Several decades ago, the town of Rehoboth Beach, Delaware proposed extending its zoning authority a mile beyond its municipal boundary to control what officials saw as uncontrolled growth near the town’s Rehoboth Avenue entrance on Route 1.
It either couldn’t or didn’t want to annex that swath of land contiguous to its town limits and so suggested that the Sussex County Council grant it the power of extraterritorial zoning.
After all, town officials contended, rampant commercial development on its western flank would harm Rehoboth Beach’s quiet cultural oasis-by-the-sea the image.
Obviously, as anyone who has traveled that highway knows, Rehoboth’s push to control that growth didn’t work out.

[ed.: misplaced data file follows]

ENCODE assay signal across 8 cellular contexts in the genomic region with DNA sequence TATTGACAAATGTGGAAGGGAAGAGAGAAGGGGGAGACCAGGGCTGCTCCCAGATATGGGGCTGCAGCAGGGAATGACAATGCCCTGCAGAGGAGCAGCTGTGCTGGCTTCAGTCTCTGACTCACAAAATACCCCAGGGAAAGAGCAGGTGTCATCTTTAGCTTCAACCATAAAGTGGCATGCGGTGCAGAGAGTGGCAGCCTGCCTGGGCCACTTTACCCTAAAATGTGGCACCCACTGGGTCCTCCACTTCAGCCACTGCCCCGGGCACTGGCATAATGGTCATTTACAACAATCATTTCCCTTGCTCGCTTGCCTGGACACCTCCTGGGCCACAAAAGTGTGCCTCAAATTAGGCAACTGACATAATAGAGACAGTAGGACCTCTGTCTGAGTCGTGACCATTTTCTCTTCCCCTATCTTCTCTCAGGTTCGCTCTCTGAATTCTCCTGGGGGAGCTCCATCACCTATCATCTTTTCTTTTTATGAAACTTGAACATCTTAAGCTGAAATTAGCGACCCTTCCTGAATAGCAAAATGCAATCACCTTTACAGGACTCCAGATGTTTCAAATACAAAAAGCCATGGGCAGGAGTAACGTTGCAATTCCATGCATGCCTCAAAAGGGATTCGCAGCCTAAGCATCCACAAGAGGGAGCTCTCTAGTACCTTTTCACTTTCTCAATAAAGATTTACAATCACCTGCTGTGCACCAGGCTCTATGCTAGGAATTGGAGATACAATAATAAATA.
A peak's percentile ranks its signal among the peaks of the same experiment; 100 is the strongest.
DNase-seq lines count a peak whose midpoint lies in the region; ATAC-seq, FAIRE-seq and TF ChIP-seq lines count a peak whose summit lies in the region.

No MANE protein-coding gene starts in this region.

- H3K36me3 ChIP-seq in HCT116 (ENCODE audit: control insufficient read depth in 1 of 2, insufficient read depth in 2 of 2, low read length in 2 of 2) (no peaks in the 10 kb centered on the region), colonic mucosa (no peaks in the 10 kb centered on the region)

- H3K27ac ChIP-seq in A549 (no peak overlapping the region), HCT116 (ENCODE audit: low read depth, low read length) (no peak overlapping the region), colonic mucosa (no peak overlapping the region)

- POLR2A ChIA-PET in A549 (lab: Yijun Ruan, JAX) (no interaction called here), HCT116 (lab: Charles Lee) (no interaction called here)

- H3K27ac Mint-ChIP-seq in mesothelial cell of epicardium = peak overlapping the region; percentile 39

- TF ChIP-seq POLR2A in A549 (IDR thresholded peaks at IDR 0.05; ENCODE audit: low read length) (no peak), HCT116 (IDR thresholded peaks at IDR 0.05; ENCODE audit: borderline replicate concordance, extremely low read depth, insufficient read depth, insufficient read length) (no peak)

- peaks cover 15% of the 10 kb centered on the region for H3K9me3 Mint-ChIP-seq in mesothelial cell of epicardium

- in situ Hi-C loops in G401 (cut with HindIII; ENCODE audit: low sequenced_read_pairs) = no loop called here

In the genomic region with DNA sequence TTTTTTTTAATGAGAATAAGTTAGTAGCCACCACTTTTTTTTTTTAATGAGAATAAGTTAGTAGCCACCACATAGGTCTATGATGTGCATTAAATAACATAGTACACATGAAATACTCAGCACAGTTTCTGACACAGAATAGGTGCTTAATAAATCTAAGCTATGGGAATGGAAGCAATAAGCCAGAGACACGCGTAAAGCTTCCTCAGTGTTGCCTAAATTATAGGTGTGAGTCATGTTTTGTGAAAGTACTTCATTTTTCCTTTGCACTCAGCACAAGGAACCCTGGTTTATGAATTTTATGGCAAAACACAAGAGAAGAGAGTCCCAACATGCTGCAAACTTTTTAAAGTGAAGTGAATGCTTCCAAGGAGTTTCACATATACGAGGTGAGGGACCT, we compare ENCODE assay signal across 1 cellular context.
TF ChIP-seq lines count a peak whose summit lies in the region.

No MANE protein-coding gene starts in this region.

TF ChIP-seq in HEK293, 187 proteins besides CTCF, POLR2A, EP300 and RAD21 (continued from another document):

That’s the lesson to be considered in the annexation vs anti-annexation debate that’s being fostered in Berlin. If anything, community members who want a greater voice over what goes where on the town’s outskirts should encourage the town to pursue annexation more aggressively.
Otherwise, land use determinations would become the responsibility of the county, which is not as invested as the town is in shielding downtown from commercial growth near its entrances.
Even though zoning commissions routinely attempt to impose their own aesthetic values on projects — and frequently get away with it — they legally can’t regulate appearances in a zone whose definitions and requirements don’t specifically include that authority.
In such instances, what matters is political and community influence and the desire of the developers to go along to get along rather than fight a questionable requirement in court at considerable expense.
Considering that, the reality is the more land Berlin annexes, the more influence the community will have over what can be built on it.